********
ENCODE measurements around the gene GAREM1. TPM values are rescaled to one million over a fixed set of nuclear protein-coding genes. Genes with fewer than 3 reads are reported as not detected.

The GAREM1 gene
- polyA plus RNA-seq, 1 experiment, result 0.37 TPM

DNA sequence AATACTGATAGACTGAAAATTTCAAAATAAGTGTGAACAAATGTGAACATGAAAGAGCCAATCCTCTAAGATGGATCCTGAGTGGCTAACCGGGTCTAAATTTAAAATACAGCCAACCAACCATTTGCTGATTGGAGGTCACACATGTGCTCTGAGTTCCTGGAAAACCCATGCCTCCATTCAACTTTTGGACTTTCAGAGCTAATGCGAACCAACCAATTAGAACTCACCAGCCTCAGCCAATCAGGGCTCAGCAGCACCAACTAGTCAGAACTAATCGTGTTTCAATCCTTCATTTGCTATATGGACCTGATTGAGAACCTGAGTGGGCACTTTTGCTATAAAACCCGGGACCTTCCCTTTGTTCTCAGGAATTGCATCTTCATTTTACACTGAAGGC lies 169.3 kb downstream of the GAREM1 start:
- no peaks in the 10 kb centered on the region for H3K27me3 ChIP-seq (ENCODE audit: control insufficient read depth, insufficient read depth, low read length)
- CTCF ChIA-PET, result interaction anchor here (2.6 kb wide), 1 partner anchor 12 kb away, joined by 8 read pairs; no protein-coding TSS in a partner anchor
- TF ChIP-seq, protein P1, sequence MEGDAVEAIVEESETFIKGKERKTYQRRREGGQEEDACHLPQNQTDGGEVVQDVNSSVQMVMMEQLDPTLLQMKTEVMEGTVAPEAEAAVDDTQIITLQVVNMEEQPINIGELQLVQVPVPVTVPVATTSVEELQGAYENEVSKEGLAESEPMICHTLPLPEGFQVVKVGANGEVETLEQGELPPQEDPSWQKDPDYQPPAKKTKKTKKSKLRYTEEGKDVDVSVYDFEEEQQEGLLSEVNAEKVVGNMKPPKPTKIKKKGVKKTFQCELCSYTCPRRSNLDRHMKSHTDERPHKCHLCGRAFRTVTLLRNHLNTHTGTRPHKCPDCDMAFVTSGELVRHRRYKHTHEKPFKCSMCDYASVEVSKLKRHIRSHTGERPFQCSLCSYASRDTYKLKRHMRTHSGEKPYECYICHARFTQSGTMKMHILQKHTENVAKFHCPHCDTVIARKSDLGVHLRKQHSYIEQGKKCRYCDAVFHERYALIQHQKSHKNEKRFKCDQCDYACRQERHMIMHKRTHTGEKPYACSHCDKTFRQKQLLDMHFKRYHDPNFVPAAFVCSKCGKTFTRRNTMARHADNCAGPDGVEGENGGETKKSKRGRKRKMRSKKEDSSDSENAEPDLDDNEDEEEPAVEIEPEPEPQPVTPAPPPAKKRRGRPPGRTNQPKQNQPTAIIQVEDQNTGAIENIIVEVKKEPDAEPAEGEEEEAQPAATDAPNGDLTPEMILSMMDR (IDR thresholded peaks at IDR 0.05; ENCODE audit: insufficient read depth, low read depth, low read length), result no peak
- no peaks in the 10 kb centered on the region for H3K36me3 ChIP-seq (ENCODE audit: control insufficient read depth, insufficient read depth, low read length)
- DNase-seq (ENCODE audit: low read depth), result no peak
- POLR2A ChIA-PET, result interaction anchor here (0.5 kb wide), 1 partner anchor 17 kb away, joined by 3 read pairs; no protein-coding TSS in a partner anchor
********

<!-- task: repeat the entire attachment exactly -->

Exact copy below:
ENCODE measurements around the gene GAREM1. TPM values are rescaled to one million over a fixed set of nuclear protein-coding genes. Genes with fewer than 3 reads are reported as not detected.

The GAREM1 gene
- polyA plus RNA-seq, 1 experiment, result 0.37 TPM

DNA sequence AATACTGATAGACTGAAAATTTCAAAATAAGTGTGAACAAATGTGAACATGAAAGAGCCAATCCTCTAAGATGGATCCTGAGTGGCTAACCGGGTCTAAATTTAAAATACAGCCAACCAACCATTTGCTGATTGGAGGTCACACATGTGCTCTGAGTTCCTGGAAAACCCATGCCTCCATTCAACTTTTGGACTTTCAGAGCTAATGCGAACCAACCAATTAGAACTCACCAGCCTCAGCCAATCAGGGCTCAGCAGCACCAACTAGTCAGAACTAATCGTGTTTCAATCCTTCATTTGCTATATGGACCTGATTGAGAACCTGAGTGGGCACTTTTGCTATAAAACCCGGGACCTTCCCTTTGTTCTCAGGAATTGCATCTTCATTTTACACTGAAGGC lies 169.3 kb downstream of the GAREM1 start:
- no peaks in the 10 kb centered on the region for H3K27me3 ChIP-seq (ENCODE audit: control insufficient read depth, insufficient read depth, low read length)
- CTCF ChIA-PET, result interaction anchor here (2.6 kb wide), 1 partner anchor 12 kb away, joined by 8 read pairs; no protein-coding TSS in a partner anchor
- TF ChIP-seq, protein P1, sequence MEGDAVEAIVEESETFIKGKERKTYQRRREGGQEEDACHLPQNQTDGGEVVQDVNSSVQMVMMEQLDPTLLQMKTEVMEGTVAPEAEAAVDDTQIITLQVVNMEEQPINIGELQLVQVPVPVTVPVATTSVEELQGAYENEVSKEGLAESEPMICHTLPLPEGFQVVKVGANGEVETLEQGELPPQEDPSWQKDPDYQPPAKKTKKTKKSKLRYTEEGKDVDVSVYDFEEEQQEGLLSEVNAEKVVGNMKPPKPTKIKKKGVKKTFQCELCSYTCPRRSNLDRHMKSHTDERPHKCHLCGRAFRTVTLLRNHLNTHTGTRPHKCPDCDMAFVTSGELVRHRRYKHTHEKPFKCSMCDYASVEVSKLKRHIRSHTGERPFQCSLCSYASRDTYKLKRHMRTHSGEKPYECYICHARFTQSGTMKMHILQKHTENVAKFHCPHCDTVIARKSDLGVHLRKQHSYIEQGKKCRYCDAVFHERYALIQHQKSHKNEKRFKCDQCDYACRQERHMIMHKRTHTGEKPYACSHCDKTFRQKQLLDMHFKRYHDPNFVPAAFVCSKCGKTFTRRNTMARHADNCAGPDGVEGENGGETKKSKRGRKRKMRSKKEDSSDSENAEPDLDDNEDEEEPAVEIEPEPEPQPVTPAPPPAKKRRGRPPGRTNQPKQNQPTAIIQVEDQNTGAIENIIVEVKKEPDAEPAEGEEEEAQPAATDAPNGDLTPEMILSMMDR (IDR thresholded peaks at IDR 0.05; ENCODE audit: insufficient read depth, low read depth, low read length), result no peak
- no peaks in the 10 kb centered on the region for H3K36me3 ChIP-seq (ENCODE audit: control insufficient read depth, insufficient read depth, low read length)
- DNase-seq (ENCODE audit: low read depth), result no peak
- POLR2A ChIA-PET, result interaction anchor here (0.5 kb wide), 1 partner anchor 17 kb away, joined by 3 read pairs; no protein-coding TSS in a partner anchor